3. The description of the book on your web site has it that “Approximately 25 percent of the material has not previously been printed anywhere. A few of the print pieces have not previously been published in English and some of the material has not previously been available in any format, including the many reflections and reminiscences that contributors supplied specifically for this project.” I know that previously unavailable content will be of special interest to fans who may have already read many interviews with and articles about Cohen. Can you tell us about this material that is available for the first time in English and, especially, the material that is available for the first time in any format in Leonard Cohen on Leonard Cohen?

Among the most important “first time” pieces are the many radio and TV interviews from the CBC, Vin Scelsa and other sources that have never previously been printed. The Paris interview with Stina Lundberg Dabrowski was aired in part and a partial transcript appeared online but Stina sent me the raw footage, which included much more. Also, singer/songwriter Suzanne Vega contributed a memorable foreword to the book and, as noted above, many of the interviews are preceded with fresh insights and recollections that the interviewers supplied specifically for this project.

4. What are the important themes that recur in these pieces? Did you detect any concepts or beliefs espoused by Leonard Cohen in the interviews that changed over time? Are there instances in which he contradicted himself? Are there issues that he consistently tried to avoid?

There are many important recurring themes. To cite just one: Cohen’s sense that everything is falling apart. Much does change through time, including his willingness to talk about his bouts with depression, which is one of several subjects he avoids early on. Contradictions abound: he discusses his romantic involvements with assorted movie and pop stars but repeatedly emphasizes that he is not the ladies’ man he’s often said to be; he insists he’s not depressed but eventually talks in detail about his depression and lists all the antidepressants he’s tried; and while he takes obvious and well-deserved pride in his poetry and lyrics, he claims that he’s a minor poet and suggests that his poems are mere “jokes.” As I point out in the preface, there’s also the fact that he once said he dislikes talking but seems in many of these interviews to thrive on conversation.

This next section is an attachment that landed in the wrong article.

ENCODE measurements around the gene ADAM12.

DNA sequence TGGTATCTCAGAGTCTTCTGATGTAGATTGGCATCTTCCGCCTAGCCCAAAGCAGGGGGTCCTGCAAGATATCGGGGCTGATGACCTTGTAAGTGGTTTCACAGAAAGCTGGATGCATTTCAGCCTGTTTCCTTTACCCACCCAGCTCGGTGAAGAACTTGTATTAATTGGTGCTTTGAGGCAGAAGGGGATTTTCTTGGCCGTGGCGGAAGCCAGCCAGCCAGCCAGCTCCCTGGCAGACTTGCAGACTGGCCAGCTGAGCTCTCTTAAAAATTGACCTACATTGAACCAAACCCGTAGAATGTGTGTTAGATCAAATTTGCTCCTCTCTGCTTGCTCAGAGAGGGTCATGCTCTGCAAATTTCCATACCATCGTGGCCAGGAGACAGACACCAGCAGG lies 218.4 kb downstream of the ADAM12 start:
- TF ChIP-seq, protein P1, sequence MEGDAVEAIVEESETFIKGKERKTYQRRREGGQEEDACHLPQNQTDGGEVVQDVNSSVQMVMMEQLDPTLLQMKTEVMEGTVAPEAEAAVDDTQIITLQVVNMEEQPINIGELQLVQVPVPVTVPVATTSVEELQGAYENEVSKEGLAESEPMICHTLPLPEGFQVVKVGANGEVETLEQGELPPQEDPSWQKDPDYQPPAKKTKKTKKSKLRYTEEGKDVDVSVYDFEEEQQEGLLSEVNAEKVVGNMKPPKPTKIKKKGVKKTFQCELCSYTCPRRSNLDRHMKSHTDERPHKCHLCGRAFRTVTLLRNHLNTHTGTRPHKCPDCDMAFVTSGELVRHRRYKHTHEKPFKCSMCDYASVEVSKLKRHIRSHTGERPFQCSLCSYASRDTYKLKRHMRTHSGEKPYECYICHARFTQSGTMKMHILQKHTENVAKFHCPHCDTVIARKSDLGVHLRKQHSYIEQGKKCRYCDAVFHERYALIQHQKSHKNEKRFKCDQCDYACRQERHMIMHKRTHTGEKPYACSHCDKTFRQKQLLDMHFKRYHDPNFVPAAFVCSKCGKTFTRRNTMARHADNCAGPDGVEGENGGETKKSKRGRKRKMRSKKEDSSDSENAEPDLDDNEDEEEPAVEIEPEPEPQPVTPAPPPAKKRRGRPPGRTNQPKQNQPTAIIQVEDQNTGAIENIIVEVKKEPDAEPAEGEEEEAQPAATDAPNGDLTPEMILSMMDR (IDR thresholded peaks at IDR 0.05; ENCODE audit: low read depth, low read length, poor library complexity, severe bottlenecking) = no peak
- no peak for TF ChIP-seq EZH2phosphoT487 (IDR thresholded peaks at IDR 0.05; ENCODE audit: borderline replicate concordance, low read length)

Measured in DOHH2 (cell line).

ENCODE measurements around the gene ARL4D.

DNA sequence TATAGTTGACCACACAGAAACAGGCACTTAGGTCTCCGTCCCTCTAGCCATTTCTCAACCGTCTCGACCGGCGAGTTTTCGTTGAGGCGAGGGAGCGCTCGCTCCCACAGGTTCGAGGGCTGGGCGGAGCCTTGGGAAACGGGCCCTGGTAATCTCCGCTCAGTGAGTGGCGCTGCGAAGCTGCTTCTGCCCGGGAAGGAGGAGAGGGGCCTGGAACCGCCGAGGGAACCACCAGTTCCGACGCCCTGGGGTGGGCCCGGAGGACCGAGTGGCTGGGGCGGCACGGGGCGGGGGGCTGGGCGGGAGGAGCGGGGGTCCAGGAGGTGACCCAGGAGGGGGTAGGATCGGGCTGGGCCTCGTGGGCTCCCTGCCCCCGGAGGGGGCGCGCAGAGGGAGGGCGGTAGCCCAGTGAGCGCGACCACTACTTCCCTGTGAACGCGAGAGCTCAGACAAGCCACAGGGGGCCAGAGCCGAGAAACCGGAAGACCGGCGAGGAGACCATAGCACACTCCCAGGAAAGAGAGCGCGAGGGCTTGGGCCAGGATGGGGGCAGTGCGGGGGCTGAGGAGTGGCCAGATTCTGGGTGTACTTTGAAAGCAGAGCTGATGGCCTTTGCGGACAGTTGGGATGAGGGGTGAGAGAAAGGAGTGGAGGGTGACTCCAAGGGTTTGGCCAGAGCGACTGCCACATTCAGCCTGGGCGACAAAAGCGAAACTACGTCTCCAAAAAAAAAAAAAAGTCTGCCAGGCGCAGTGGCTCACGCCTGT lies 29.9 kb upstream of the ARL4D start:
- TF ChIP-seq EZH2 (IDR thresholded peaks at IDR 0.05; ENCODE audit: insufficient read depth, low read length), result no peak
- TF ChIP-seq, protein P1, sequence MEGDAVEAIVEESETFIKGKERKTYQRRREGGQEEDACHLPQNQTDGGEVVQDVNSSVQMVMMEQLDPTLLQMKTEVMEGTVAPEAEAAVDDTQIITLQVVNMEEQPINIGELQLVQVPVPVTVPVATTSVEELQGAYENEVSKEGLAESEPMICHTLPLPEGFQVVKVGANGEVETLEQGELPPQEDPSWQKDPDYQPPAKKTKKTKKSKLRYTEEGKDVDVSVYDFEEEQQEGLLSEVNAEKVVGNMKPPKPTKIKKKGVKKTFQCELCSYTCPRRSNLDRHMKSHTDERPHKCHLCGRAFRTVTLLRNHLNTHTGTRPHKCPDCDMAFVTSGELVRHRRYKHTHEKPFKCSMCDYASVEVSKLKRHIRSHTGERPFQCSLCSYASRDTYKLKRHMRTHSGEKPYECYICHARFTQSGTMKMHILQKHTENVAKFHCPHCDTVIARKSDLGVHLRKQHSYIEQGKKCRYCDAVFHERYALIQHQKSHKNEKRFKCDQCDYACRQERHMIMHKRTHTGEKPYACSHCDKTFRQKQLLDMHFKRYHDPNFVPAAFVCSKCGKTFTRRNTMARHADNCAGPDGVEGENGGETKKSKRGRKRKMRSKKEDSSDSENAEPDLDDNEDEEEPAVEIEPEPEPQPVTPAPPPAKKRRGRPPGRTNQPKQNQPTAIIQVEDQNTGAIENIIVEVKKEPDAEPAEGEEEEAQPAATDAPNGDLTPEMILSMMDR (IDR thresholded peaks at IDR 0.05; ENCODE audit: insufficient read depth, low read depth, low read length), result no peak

5. You interviewed many of the interviewers.  What insights did you gather from them?

Many of the interviewers are seasoned journalists who have talked with countless celebrities over a period of decades. As such, I was struck by how many of them remembered their conversations with Cohen as the most memorable they’d ever done or as a pivotal moment in their own careers. Many recalled that Cohen was the most gentlemanly person they’d ever met and Stina Dabrowski—who has interviewed everyone from Nelson Mandela to Norman Mailer to Mikhail Gorbachev—told me that while she has a rule against interviewing anyone more than once, she made an exception for Cohen because “he was so uniquely interesting.”

6. My standard line for years has been “Leonard Cohen gives good interview” – and often, especially in the video interviews, it appears he does so regardless of the skills of the person asking the question. How important is the interviewer to a Leonard Cohen interview?

I agree that he gives consistently good interviews. But I think his most illuminating ones are with people to whom he feels some connection—people who ask the most perceptive questions and with whom he establishes a true dialogue. It also helps if he’s interested in the interviewer’s life. Occasionally in such cases, he turns things around and starts interviewing the interviewer.

7. From your own reading of these interviews, which is your favorite? Why?

I have several favorites, including the ones with Paul Zollo (more substantive talk about Cohen’s songwriting than you’ll find just about anywhere else), the ones with Stina Lundberg Dabrowski (they have an obvious rapport and the conversations are revealing) and Jian Ghomeshi (ditto).

8. Of all those Leonard Cohen quotes, which did you find the
A. Most surprising?

Probably the ones in his conversation with Richard Guilliatt, where an apparently inebriated and unhappy Cohen seems to be looking for a one-night stand.

B. Funniest?

There are no knee-slappers here, but Cohen’s dry sense of humor, which is greatly underappreciated, permeates many of these interviews. That said, Cohen is at heart a pretty serious guy and it’d be difficult to label anything here the “funniest.”

C.  Most moving?